The APPG’s report Ahead of the Arc is also making great progress across Whitehall. Since February, the authors and Dr Cameron have been busy meeting with numerous government departments, with a view to influencing policy and practice on the disability employment gap. The most notable of these is a meeting that Philip Connolly (Disability Rights UK) and Kim Hoque (Disability@Work) had in April with the Prime Minister’s special adviser on disability at 10 Downing Street, to which there have been follow-up meetings. The impact of the report has been noted by the Department for Work and Pensions and we look forward to further engagement with the government over their disability employment policy. Also in April, Melanie Jones and Victoria Wass (Disability@Work) met with representatives of Innovate UK and the Department for Business, Energy and Industrial Strategy (BEIS) to advise them on their data collection of disabled applicants and participants. The team will maintain contact with - and continue to assist - their colleagues at Innovate UK.

Philip and Disability@Work colleagues remain in close contact with the DWP’s Joint Work and Health Unit. This is a particularly important relationship as the Joint Work and Health Unit is responsible for the Improving Lives command paper, which lays out the government’s strategy to meet its manifesto pledge to increase the number of disabled people in employment by 1 million. The command paper makes it clear, however, that the government will not introduce new policy initiatives until the requisite research highlighting what works/ does not work has been undertaken.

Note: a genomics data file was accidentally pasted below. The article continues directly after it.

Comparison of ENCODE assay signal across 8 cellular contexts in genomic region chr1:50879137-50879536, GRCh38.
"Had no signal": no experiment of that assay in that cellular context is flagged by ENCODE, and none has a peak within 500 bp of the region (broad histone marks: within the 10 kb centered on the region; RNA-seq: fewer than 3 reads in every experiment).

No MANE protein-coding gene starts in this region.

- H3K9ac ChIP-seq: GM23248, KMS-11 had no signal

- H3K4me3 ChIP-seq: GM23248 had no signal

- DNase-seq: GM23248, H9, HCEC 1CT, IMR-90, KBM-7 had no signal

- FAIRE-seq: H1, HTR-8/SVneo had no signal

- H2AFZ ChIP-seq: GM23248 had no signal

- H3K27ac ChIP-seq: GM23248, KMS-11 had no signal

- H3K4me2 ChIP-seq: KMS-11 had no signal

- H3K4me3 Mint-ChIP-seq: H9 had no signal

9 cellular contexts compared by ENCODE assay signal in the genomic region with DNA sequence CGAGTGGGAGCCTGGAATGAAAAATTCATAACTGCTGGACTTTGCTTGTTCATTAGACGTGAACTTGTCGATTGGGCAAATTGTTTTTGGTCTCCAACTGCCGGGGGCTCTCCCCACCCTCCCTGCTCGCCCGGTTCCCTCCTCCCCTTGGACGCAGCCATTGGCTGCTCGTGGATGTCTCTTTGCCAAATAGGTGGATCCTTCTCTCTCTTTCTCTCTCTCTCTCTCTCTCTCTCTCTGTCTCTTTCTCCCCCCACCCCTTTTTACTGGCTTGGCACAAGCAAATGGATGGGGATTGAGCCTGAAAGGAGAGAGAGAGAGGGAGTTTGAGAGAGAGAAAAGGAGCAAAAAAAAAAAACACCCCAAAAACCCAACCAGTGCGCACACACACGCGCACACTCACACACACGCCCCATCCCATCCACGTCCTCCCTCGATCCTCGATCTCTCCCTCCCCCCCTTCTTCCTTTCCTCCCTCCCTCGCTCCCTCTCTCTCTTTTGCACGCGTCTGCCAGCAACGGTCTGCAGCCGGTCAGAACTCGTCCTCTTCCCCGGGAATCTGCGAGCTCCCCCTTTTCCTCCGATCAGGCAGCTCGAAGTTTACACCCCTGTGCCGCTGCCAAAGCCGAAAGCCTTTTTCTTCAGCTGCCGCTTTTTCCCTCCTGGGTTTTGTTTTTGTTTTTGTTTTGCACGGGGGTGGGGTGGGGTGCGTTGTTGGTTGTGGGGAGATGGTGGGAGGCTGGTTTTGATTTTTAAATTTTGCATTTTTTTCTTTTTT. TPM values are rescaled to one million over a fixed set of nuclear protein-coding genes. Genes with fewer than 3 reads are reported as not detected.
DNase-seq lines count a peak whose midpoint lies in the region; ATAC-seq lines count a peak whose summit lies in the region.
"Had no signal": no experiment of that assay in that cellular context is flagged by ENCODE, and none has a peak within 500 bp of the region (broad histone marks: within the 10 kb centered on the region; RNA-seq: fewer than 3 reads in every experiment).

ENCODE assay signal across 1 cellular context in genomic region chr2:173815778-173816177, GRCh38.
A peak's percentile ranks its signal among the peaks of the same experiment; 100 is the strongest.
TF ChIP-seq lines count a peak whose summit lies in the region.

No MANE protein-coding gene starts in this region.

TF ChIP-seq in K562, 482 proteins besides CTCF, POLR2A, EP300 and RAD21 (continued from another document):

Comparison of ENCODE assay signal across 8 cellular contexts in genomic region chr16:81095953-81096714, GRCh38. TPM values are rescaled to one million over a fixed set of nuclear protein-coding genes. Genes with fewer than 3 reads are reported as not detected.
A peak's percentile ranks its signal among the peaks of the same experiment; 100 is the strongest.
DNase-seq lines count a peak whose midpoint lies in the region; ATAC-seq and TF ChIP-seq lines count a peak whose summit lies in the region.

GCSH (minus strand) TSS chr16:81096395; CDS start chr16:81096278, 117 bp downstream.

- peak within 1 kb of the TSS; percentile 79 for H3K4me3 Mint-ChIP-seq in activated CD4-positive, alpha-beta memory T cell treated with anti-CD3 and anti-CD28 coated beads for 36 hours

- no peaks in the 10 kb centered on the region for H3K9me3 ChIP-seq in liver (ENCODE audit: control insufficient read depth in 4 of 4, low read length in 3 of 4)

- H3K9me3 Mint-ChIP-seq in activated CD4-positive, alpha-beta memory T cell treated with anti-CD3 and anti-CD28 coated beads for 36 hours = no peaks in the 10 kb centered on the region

With a view to hastening this process, efforts are currently underway to arrange a joint conference with the Joint Work and Health Unit to ensure they are fully briefed on the policy recommendations within existing research. In addition to this, Philip and Disability@Work colleagues have sought to emphasise to the Joint Work and Health Unit the limitations of the Disability Confident scheme.

Further, following engagement with the Infrastructure Client Group, Philip Connolly is now a member of the Major Projects Authority’s Equality and Diversity Forum, advising them on disability-related matters. Dr Cameron also managed to discuss the report in a debate with the Minister for Disabled People Sarah Newton, and has secured a written response to the report by the DWP.

The APPG also ran an enquiry into how the closures of physical bank branches around the country – 2100 have closed in 3 years – have affected and will affect disabled people. We received an overwhelmingly negative response, with almost all those surveyed reporting a need for physical bank branches, and many respondees labelling the alternatives, such as online banking and mobile replacement vans, as inaccessible and inadequate in services provided.The report can be read here

Dr Cameron is currently taking this further with relevant stakeholders and hopes to make sure that the banking industry does not leave disabled people behind. For our next reporting year, the APPG hopes to launch another enquiry culminating in a report, similar to our Ahead of the Arc report published in 2016. We want to look at how disabled people engage with their MPs and the political process around the country, and report on how political participation among disabled people can be encouraged and improved.

Minutes for all our meetings are available here. For further details about our meetings and events, or to be involved in our upcoming programme of work, please contact We also have a Twitter page, where we post updates about the activities of the APPG for Disability: